The American By Henry James Chapter III

"And this is the lady you propose to me to marry?" asked Newman. "A lady I can't even approach?"

"But you said just now that you recognized no obstacles."

Newman looked at Mrs. Tristram a while, stroking his mustache. "Is she a beauty?" he demanded.


"Oh, then it's no use — "

"She is not a beauty, but she is beautiful, two very different things. A beauty has no faults in her face, the face of a beautiful woman may have faults that only deepen its charm."

"I remember Madame de Cintre, now," said Tristram. "She is as plain as a pike-staff. A man wouldn't look at her twice."

"In saying that HE would not look at her twice, my husband sufficiently describes her," Mrs. Tristram rejoined.

"Is she good; is she clever?" Newman asked.

"She is perfect! I won't say more than that. When you are praising a person to another who is to know her, it is bad policy to go into details. I won't exaggerate. I simply recommend her. Among all women I have known she stands alone; she is of a different clay."

"I should like to see her," said Newman, simply.

"I will try to manage it. The only way will be to invite her to dinner. I have never invited her before, and I don't know that she will come. Her old feudal countess of a mother rules the family with an iron hand, and allows her to have no friends but of her own choosing, and to visit only in a certain sacred circle. But I can at least ask her."

At this moment Mrs. Tristram was interrupted; a servant stepped out upon the balcony and announced that there were visitors in the drawing-room. When Newman's hostess had gone in to receive her friends, Tom Tristram approached his guest.

"Don't put your foot into THIS, my boy," he said, puffing the last whiffs of his cigar. "There's nothing in it!"

Newman looked askance at him, inquisitive. "You tell another story, eh?"

"I say simply that Madame de Cintre is a great white doll of a woman, who cultivates quiet haughtiness."

"Ah, she's haughty, eh?"

"She looks at you as if you were so much thin air, and cares for you about as much."

"She is very proud, eh?"

"Proud? As proud as I'm humble."

"And not good-looking?"

Tristram shrugged his shoulders: "It's a kind of beauty you must be INTELLECTUAL to understand. But I must go in and amuse the company."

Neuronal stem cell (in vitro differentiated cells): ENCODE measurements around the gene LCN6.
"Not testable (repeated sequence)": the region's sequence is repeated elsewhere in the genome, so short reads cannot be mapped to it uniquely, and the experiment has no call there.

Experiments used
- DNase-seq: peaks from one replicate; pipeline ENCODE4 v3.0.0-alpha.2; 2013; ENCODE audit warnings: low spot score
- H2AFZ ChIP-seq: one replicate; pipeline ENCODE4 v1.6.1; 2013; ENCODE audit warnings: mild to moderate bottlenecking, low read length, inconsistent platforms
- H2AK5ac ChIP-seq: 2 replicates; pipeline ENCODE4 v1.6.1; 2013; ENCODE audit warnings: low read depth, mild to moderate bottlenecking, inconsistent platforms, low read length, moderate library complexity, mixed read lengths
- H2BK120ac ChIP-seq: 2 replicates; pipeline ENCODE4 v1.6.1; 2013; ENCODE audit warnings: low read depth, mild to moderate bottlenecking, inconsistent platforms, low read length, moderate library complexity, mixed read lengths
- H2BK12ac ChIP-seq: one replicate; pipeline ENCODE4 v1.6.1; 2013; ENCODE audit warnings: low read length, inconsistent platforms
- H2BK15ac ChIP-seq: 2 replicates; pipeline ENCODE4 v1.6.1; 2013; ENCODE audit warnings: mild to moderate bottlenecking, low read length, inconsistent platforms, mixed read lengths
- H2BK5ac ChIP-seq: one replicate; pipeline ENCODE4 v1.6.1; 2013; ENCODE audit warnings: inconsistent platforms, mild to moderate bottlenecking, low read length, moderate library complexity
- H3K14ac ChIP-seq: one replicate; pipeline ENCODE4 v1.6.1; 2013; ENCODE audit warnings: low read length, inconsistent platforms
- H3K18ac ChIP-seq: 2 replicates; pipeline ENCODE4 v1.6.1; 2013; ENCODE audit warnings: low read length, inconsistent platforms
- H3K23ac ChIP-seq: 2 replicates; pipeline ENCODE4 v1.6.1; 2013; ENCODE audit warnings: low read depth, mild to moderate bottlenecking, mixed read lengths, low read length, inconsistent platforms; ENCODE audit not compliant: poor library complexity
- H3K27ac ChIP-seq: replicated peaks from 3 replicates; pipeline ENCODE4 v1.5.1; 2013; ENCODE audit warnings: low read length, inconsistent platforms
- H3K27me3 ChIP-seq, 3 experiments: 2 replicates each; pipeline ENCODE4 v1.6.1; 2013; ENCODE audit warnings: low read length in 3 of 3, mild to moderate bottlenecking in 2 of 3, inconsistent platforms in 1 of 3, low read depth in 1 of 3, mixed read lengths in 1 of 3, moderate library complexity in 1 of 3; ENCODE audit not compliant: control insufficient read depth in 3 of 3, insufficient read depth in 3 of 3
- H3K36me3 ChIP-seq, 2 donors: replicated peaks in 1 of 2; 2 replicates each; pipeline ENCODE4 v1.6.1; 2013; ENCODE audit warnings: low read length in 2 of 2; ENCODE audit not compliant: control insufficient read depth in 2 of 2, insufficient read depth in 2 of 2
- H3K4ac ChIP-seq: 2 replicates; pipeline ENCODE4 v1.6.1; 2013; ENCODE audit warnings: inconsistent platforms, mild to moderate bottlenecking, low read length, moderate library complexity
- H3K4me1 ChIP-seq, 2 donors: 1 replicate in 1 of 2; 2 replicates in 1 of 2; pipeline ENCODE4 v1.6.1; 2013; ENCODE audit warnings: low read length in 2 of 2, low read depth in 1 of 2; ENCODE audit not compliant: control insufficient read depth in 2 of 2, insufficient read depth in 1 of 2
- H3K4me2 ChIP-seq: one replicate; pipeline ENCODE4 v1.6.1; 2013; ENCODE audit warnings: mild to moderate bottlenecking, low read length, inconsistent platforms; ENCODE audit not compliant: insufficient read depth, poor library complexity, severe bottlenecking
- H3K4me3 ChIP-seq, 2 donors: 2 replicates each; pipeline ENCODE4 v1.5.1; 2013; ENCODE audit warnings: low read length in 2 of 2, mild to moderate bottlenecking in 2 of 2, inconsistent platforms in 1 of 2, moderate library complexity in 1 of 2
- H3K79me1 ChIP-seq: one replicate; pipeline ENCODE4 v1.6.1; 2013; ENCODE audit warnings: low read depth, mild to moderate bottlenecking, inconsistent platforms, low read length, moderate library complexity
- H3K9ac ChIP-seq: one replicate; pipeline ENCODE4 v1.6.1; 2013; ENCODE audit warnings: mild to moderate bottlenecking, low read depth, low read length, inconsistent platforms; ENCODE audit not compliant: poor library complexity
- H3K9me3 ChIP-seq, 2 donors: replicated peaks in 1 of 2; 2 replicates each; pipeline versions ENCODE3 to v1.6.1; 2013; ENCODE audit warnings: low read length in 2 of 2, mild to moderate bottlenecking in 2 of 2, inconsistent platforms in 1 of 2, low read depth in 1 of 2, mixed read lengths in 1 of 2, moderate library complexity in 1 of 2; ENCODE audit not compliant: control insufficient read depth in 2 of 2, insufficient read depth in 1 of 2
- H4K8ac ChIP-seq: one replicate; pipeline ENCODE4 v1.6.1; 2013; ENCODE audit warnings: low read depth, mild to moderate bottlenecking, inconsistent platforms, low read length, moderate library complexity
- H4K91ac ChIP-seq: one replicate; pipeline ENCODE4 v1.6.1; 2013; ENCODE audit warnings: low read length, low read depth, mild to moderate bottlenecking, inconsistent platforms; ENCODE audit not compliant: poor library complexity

Some time elapsed before Newman followed his friends into the drawing-room. When he at last made his appearance there he remained but a short time, and during this period sat perfectly silent, listening to a lady to whom Mrs. Tristram had straightway introduced him and who chattered, without a pause, with the full force of an extraordinarily high-pitched voice. Newman gazed and attended. Presently he came to bid good-night to Mrs. Tristram.

"Who is that lady?" he asked.

"Miss Dora Finch. How do you like her?"

"She's too noisy."

"She is thought so bright! Certainly, you are fastidious," said Mrs. Tristram.

Newman stood a moment, hesitating. Then at last "Don't forget about your friend," he said, "Madame What's-her-name? the proud beauty. Ask her to dinner, and give me a good notice." And with this he departed.

Some days later he came back; it was in the afternoon. He found Mrs. Tristram in her drawing-room; with her was a visitor, a woman young and pretty, dressed in white. The two ladies had risen and the visitor was apparently taking her leave. As Newman approached, he received from Mrs. Tristram a glance of the most vivid significance, which he was not immediately able to interpret.

"This is a good friend of ours," she said, turning to her companion, "Mr. Christopher Newman. I have spoken of you to him and he has an extreme desire to make your acquaintance. If you had consented to come and dine, I should have offered him an opportunity."

The stranger turned her face toward Newman, with a smile. He was not embarrassed, for his unconscious sang-froid was boundless; but as he became aware that this was the proud and beautiful Madame de Cintre, the loveliest woman in the world, the promised perfection, the proposed ideal, he made an instinctive movement to gather his wits together. Through the slight preoccupation that it produced he had a sense of a long, fair face, and of two eyes that were both brilliant and mild.

"I should have been most happy," said Madame de Cintre. "Unfortunately, as I have been telling Mrs. Tristram, I go on Monday to the country."

Newman had made a solemn bow. "I am very sorry," he said.

"Paris is getting too warm," Madame de Cintre added, taking her friend's hand again in farewell.

Mrs. Tristram seemed to have formed a sudden and somewhat venturesome resolution, and she smiled more intensely, as women do when they take such resolution. "I want Mr. Newman to know you," she said, dropping her head on one side and looking at Madame de Cintre's bonnet ribbons.

Christopher Newman stood gravely silent, while his native penetration admonished him. Mrs. Tristram was determined to force her friend to address him a word of encouragement which should be more than one of the common formulas of politeness; and if she was prompted by charity, it was by the charity that begins at home. Madame de Cintre was her dearest Claire, and her especial admiration but Madame de Cintre had found it impossible to dine with her and Madame de Cintre should for once be forced gently to render tribute to Mrs. Tristram.

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At the ball, who tries to point out some things to Newman, when he fails to realize them on his own?